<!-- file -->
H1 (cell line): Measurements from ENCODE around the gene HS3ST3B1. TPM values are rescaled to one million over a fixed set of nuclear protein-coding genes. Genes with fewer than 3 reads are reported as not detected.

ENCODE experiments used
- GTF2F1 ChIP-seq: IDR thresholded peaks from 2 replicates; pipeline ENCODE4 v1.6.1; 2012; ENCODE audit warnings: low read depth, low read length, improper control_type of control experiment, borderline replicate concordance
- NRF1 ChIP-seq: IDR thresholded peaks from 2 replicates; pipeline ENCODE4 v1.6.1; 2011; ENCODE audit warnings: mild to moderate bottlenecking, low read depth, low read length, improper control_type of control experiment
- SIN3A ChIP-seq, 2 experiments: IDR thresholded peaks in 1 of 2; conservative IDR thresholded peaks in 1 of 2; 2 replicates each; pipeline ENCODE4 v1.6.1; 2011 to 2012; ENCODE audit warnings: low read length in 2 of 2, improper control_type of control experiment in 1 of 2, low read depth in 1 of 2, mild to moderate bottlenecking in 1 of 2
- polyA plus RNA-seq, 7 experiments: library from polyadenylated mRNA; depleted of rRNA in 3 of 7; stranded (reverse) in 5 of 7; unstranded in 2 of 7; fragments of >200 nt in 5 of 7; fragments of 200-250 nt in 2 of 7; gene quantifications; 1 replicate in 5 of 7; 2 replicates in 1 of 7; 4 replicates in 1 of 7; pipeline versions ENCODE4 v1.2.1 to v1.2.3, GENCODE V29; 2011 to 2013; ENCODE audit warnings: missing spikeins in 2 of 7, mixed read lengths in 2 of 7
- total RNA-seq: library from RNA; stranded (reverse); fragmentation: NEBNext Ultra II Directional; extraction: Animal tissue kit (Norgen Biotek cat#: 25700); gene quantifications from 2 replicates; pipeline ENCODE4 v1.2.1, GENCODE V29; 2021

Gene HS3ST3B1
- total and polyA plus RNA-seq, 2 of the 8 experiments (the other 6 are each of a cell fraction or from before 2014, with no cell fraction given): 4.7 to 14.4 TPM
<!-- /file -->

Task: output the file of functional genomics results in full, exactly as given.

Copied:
H1 (cell line): Measurements from ENCODE around the gene HS3ST3B1. TPM values are rescaled to one million over a fixed set of nuclear protein-coding genes. Genes with fewer than 3 reads are reported as not detected.

ENCODE experiments used
- GTF2F1 ChIP-seq: IDR thresholded peaks from 2 replicates; pipeline ENCODE4 v1.6.1; 2012; ENCODE audit warnings: low read depth, low read length, improper control_type of control experiment, borderline replicate concordance
- NRF1 ChIP-seq: IDR thresholded peaks from 2 replicates; pipeline ENCODE4 v1.6.1; 2011; ENCODE audit warnings: mild to moderate bottlenecking, low read depth, low read length, improper control_type of control experiment
- SIN3A ChIP-seq, 2 experiments: IDR thresholded peaks in 1 of 2; conservative IDR thresholded peaks in 1 of 2; 2 replicates each; pipeline ENCODE4 v1.6.1; 2011 to 2012; ENCODE audit warnings: low read length in 2 of 2, improper control_type of control experiment in 1 of 2, low read depth in 1 of 2, mild to moderate bottlenecking in 1 of 2
- polyA plus RNA-seq, 7 experiments: library from polyadenylated mRNA; depleted of rRNA in 3 of 7; stranded (reverse) in 5 of 7; unstranded in 2 of 7; fragments of >200 nt in 5 of 7; fragments of 200-250 nt in 2 of 7; gene quantifications; 1 replicate in 5 of 7; 2 replicates in 1 of 7; 4 replicates in 1 of 7; pipeline versions ENCODE4 v1.2.1 to v1.2.3, GENCODE V29; 2011 to 2013; ENCODE audit warnings: missing spikeins in 2 of 7, mixed read lengths in 2 of 7
- total RNA-seq: library from RNA; stranded (reverse); fragmentation: NEBNext Ultra II Directional; extraction: Animal tissue kit (Norgen Biotek cat#: 25700); gene quantifications from 2 replicates; pipeline ENCODE4 v1.2.1, GENCODE V29; 2021

Gene HS3ST3B1
- total and polyA plus RNA-seq, 2 of the 8 experiments (the other 6 are each of a cell fraction or from before 2014, with no cell fraction given): 4.7 to 14.4 TPM